Promoting Engagement in Leisure and Social Participation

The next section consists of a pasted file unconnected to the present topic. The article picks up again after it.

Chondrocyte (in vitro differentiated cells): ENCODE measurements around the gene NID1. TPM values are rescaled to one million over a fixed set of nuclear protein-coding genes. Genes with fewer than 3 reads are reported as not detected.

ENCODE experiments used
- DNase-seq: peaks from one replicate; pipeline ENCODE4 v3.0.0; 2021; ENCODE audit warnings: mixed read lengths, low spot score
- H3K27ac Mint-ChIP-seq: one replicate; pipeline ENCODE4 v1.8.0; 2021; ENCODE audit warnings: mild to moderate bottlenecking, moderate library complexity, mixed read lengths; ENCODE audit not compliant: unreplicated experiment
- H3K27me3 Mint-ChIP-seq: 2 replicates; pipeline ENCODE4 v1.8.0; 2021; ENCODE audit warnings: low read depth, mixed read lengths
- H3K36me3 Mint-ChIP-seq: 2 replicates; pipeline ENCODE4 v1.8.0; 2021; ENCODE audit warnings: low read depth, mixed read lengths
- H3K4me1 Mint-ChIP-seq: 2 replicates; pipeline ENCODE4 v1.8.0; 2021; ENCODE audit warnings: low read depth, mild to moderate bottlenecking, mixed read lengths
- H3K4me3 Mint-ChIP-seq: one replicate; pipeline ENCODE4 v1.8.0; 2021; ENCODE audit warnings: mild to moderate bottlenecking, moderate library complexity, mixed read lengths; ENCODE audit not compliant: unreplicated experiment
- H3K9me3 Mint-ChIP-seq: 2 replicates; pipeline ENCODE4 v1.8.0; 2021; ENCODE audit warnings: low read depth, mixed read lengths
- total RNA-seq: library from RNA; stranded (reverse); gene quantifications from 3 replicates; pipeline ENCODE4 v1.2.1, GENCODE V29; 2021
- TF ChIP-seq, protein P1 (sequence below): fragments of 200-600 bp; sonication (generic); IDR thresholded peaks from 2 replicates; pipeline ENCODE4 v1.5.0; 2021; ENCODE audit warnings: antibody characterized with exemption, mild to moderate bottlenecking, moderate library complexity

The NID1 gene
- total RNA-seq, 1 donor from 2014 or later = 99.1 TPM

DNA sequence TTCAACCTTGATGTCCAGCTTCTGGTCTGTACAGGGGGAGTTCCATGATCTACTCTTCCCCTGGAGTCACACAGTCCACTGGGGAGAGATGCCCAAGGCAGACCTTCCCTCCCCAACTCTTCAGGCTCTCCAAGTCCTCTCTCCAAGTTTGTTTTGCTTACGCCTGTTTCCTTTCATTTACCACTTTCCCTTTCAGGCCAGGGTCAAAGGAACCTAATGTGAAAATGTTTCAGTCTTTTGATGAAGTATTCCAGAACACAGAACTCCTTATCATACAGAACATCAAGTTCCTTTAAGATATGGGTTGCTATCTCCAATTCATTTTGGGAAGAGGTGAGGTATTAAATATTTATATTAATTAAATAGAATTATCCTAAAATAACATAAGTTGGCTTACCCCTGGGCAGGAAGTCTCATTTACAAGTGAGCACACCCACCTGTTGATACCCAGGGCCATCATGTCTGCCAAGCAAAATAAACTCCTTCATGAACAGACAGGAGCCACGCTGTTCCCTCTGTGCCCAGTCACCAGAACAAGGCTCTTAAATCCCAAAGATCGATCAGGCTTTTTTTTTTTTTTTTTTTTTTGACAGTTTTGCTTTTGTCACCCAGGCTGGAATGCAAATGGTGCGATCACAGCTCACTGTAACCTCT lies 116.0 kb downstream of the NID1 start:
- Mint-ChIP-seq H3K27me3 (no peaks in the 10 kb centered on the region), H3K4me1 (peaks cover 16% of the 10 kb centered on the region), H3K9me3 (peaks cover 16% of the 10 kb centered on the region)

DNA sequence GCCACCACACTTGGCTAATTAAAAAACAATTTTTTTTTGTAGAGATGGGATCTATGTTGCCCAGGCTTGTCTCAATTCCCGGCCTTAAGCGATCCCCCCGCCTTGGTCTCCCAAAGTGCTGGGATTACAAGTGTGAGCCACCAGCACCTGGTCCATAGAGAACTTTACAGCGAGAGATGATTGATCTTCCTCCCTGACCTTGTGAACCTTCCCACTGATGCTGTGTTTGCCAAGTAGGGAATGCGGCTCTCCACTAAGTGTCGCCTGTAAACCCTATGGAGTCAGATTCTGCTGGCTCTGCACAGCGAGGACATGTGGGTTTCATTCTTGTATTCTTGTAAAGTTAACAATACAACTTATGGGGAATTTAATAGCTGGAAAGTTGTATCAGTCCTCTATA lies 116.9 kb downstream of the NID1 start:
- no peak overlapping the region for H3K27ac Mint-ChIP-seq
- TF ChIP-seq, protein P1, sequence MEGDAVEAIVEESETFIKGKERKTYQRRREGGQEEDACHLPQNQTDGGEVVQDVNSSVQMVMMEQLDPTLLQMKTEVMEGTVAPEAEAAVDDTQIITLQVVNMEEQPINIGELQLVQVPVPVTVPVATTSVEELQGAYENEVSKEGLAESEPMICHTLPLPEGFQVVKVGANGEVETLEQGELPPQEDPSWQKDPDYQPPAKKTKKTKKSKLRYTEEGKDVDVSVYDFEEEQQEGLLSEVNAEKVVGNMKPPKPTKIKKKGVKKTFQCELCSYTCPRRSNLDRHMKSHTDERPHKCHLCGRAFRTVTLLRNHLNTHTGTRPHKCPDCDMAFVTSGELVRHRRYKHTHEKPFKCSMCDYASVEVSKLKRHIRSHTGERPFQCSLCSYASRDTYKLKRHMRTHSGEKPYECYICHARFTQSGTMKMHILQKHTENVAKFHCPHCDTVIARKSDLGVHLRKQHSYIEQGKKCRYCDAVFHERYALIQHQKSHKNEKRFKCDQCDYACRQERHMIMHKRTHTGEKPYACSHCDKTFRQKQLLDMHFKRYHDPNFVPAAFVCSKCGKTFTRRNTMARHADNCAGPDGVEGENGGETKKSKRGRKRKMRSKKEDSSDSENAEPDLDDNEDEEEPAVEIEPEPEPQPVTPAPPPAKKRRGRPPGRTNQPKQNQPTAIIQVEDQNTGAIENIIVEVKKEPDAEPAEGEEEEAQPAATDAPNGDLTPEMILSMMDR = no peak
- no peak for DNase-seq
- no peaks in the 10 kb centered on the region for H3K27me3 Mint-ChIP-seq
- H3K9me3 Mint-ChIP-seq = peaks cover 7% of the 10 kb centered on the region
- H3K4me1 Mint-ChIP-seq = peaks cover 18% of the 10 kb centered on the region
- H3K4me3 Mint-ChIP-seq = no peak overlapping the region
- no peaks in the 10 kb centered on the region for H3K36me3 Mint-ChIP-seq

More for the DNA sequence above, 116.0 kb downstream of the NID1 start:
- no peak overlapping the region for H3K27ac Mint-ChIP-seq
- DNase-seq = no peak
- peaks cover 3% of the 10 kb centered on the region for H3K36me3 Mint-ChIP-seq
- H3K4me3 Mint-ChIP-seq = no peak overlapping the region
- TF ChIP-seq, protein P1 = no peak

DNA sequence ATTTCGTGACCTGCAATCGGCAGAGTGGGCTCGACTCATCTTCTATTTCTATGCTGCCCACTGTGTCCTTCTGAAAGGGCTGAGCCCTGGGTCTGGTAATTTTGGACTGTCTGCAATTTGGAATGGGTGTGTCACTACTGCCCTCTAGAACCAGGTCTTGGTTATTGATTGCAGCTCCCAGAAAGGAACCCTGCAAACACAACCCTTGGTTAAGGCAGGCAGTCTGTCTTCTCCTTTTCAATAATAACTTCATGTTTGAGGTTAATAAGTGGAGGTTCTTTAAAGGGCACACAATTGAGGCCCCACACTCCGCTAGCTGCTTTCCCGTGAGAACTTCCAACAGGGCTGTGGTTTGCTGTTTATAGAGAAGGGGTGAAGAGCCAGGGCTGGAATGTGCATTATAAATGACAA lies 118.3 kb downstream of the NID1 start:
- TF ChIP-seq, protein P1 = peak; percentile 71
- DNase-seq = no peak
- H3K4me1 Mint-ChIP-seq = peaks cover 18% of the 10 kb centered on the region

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1 CHAPTER 19 Promoting Engagement in Leisure and Social Participation Steve Park, Sue Byers-Connon Key Terms Leisure Social participation Life satisfaction Well-being Quality of life Health Client-centered Chapter Objectives After studying this chapter, the student or practitioner will be able to do the following: 1. Identify the characteristics that distinguish leisure and social participation from other areas of occupation. 2. Apply the Occupational Therapy Practice Framework to leisure and social participation with clients. 3. Explain the contribution of leisure and social participation to life satisfaction, quality of life, well-being, and health for all persons. 4. Appreciate the leisure and social challenges faced by some persons with physical disabilities. 5. Illustrate different client-centered methods to gather information about the importance and meaning of leisure and social participation. 6. Implement occupational therapy intervention that promotes the benefi t of engaging in leisure and social activities. Because we freely choose them, our play and leisure activities may be some of the purest expressions of who we are as persons. 7 Winnie, Part 1: Engaging in Valued Daily Life Activities* Maintaining a healthy balance between work and leisure can be a challenge, as many people struggle to make time for activities they enjoy. Winnie, a 74-year-old woman, has never had this problem. Throughout her life, Winnie maintained a beneficial balance between work and leisure activities, enjoying the best of both. As a young woman, she enjoyed dance lessons, traveling, and attending the theatre while also working various jobs as a model, bookkeeper, and secretary. She raised five children and volunteered at her children s school. After her children left home, she worked full-time as an administrative secretary in the allied health division at a community college. Since her retirement, Winnie continues to maintain an active life. Her leisure pursuits are many; she particularly enjoys gardening, embroidery, cooking, and swimming. Winnie and her husband Bill often go out to dance, and she is a member of a tap dancing group that performs at various fundraising activities in association with the local Elks Club. Winnie is also an active volunteer at her church and is responsible each Sunday for the altar flower arrangements. Family and friends are the center of Winnie s life. At regular family gatherings with children and grandchildren, everyone enjoys a good meal (particularly Winnie s cheesecake) and the friendly competition of a board game. Winnie attends her grandchildren s sporting events, rarely missing a game. Winnie hand-embroidered a unique Christmas stocking for each of her children and grandchildren. Her sense of humor, ready smiles, and bountiful laugh are familiar to many. She and several friends who were born in May are known as the May Babies. Every year they celebrate their birthdays by going to the beach, where they enjoy playing cards, cooking their favorite seafood stew, and visiting the local casino. Two and a half months before her 75th birthday, Winnie had a stroke. 357 Early-19.indd /5/05 7:51:43 PM